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For much of the First World War, Vlamertinghe (now Vlamertinge) was just outside the normal range of German shell fire and the village was used both by artillery units and field ambulances. Burials were made in the original Military Cemetery until June 1917, when the New Military Cemetery was begun in anticipation of the Allied offensive launched on this part of the front in July. Although the cemetery continued in use until October 1918, most of the burials are from July to December 1917.

The cemetery was designed by Sir Reginald Blomfield.

Cemetery Location

Vlamertinghe New Military Cemetery is located 5 Kms west of Ieper town centre and to the south of the village of Vlamertinge (Vlamertinge is the modern spelling of Vlamertinghe). Vlamertinge is located along the Poperingseweg. From Ieper town centre the Poperingseweg (N308), is reached via Elverdingsestraat then straight over two small roundabouts in the J. Capronstraat. The Poperingseweg is a continuation of J. Capronstraat and begins after a prominent railway level crossing. The cemetery is located after turning left in the village of Vlamertinge onto the Hugo Verriestraat. This road crosses a railway and the main road N38, where the name of the street changes to Bellestraat. The cemetery lies 200 metres on the left hand side of the Bellestraat, after crossing the N38.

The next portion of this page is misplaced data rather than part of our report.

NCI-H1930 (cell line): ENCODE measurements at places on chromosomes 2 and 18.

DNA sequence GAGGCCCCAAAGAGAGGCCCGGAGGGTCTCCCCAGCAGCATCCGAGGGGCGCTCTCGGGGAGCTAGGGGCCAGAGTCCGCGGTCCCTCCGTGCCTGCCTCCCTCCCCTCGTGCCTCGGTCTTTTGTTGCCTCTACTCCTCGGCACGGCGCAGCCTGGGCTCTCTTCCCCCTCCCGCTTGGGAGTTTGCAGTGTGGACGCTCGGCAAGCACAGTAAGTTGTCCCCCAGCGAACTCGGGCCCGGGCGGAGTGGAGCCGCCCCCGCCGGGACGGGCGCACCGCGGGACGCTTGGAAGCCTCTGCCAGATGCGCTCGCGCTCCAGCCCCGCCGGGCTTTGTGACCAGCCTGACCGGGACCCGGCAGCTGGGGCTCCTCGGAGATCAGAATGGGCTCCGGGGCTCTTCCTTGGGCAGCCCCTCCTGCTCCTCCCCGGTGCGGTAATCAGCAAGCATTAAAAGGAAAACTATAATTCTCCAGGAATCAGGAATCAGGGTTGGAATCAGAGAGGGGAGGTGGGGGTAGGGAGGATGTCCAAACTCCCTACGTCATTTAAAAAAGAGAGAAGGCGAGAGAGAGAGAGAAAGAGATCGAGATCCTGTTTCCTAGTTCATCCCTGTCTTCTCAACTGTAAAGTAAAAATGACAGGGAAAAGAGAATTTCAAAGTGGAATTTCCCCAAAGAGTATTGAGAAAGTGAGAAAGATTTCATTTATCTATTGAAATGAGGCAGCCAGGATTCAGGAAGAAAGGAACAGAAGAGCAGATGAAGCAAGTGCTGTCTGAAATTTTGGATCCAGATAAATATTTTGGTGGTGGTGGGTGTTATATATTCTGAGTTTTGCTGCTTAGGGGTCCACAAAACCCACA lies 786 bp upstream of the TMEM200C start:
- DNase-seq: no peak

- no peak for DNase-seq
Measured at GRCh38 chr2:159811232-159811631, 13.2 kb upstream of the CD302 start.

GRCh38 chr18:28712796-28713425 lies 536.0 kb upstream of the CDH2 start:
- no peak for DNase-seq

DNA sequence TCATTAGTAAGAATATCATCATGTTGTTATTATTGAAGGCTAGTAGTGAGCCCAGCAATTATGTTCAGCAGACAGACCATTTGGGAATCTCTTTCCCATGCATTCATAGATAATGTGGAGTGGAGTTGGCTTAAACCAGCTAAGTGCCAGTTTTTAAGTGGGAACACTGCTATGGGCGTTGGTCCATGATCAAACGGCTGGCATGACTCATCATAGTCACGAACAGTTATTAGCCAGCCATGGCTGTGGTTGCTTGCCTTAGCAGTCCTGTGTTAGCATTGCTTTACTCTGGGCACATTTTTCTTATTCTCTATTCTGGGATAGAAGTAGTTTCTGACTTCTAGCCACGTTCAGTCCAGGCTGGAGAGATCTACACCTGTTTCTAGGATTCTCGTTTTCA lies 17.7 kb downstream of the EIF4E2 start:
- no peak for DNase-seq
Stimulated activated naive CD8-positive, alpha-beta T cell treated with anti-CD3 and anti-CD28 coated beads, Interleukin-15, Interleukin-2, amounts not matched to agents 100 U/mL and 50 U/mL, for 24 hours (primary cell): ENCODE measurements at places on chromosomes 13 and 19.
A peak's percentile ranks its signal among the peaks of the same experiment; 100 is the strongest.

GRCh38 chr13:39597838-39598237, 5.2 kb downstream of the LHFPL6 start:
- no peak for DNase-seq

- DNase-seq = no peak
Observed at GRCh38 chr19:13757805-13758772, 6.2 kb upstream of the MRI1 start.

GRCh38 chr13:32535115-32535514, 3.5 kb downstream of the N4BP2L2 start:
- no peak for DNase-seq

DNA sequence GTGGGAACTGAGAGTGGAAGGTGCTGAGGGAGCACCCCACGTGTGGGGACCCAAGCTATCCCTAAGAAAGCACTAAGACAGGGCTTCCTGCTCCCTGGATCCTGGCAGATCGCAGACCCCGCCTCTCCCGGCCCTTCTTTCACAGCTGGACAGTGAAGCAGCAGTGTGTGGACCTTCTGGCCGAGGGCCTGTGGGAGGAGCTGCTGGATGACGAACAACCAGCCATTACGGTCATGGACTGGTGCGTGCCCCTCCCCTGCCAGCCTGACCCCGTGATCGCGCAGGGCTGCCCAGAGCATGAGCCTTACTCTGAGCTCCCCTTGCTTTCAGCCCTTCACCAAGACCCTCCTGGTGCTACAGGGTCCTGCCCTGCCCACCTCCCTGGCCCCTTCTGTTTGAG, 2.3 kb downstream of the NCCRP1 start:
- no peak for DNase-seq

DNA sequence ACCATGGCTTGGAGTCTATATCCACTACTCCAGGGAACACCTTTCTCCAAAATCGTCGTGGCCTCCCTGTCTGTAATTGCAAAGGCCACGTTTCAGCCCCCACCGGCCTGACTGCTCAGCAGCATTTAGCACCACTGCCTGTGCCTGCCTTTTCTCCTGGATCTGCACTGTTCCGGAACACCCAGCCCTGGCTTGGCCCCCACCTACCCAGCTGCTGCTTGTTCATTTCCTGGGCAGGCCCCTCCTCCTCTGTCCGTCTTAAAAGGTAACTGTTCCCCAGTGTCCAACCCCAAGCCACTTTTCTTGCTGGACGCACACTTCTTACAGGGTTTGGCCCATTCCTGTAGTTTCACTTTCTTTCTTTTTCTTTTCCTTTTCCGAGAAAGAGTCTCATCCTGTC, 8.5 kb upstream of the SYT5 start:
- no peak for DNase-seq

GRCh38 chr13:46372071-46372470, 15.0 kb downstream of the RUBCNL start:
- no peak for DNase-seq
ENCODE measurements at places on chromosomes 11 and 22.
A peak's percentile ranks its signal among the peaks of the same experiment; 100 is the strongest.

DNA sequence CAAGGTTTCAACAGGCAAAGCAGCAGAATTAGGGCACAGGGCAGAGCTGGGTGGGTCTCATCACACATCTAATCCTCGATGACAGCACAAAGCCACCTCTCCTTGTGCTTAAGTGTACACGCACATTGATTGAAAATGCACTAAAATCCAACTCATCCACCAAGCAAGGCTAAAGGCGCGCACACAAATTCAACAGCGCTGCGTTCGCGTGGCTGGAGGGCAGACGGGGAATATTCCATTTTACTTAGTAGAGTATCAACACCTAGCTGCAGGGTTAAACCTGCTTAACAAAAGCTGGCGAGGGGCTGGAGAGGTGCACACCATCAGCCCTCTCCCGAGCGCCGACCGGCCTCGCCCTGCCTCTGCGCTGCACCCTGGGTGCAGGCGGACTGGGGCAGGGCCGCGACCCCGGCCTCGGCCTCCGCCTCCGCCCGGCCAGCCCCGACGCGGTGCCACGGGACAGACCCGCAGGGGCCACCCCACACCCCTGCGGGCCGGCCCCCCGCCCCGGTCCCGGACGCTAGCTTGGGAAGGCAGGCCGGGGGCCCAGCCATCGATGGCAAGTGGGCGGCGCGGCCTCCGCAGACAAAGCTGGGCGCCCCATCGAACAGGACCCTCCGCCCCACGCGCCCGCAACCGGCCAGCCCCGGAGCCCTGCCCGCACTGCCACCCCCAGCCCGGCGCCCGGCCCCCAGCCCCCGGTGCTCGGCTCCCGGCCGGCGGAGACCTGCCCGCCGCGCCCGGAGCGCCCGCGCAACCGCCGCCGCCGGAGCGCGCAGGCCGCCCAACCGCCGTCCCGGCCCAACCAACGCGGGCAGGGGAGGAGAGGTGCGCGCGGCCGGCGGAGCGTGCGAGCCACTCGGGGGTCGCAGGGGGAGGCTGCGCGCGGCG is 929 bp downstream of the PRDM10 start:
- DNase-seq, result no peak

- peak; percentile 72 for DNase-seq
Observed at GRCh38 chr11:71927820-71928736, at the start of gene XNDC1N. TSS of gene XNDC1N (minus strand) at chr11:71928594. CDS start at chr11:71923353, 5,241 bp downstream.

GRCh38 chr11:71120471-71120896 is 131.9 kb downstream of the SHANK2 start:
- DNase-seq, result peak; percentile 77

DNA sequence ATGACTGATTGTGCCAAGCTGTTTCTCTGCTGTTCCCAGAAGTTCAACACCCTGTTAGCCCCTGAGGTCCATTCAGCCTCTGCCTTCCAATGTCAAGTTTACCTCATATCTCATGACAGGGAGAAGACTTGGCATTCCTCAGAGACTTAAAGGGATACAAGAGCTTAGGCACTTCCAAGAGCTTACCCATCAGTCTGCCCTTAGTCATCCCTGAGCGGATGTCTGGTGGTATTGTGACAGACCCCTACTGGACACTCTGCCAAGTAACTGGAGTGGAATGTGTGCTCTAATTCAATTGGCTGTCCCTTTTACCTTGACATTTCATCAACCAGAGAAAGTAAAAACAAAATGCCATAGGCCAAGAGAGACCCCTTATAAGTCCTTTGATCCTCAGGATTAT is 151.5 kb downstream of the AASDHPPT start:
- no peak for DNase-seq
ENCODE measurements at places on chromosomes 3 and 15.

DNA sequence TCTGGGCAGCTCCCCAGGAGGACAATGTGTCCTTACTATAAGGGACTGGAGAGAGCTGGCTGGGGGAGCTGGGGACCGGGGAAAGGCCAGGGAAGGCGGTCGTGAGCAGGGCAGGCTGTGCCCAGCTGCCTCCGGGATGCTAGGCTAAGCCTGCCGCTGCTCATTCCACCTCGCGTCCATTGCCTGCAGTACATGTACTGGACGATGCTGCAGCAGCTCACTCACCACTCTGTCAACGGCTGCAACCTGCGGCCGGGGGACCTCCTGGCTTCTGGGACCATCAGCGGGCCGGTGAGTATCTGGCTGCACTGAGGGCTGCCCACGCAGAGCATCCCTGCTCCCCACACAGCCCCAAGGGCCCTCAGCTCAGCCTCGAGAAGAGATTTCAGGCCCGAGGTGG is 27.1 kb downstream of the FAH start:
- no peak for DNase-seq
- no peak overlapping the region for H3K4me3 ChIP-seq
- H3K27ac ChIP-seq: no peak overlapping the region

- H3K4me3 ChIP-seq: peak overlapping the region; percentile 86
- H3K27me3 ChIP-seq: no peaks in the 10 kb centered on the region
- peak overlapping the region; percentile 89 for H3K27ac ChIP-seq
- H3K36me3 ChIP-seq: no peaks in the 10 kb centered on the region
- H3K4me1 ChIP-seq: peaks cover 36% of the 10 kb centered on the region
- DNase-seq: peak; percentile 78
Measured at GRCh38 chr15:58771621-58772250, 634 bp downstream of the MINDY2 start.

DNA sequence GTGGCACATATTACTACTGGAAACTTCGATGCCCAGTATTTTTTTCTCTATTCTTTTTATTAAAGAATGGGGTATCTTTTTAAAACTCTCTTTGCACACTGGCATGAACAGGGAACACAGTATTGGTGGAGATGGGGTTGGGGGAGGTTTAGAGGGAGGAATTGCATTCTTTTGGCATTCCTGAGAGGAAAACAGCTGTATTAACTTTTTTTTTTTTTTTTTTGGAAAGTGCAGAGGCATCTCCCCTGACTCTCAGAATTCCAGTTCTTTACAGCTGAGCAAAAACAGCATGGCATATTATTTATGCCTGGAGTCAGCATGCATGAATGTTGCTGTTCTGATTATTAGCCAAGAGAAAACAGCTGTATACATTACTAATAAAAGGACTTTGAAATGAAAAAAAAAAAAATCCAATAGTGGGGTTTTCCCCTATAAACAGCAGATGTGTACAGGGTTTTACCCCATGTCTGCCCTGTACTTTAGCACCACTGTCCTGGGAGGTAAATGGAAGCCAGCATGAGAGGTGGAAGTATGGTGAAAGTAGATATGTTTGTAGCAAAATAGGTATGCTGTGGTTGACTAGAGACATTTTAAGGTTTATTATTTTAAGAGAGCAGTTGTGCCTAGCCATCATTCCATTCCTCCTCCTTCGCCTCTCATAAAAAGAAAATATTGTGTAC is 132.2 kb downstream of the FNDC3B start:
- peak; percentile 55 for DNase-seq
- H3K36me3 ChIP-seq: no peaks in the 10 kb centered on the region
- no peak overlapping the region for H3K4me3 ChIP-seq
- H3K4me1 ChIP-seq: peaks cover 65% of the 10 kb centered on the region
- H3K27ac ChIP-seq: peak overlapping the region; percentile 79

Shot at Dawn

335727 Private Edward Delargy, Age 19, Grave IX.H.19 He was the son of Mrs Winnifred Delargy, of 42 Mount Pleasant, Leslie, Fife. 1/8th Royal Scots, Pioneer Battalion, 51st (Highland) Division. When still in the UK he was sentenced to 112 days detention in July 1916. He joined his unit in January 1917 and at the end of that month they moved to Arras were they were employed building roads and repairing the trenches. During February he was admitted to a Field Ambulance. On his discharge on 15 February he was given a pass to a nearby village and he promptly deserted. He was caught in Arras in August. His battalion moved to the Salient where he was tried and subsequently executed on 6 September 1917.

Epitaph – He died that we might live Gone but not forgotten

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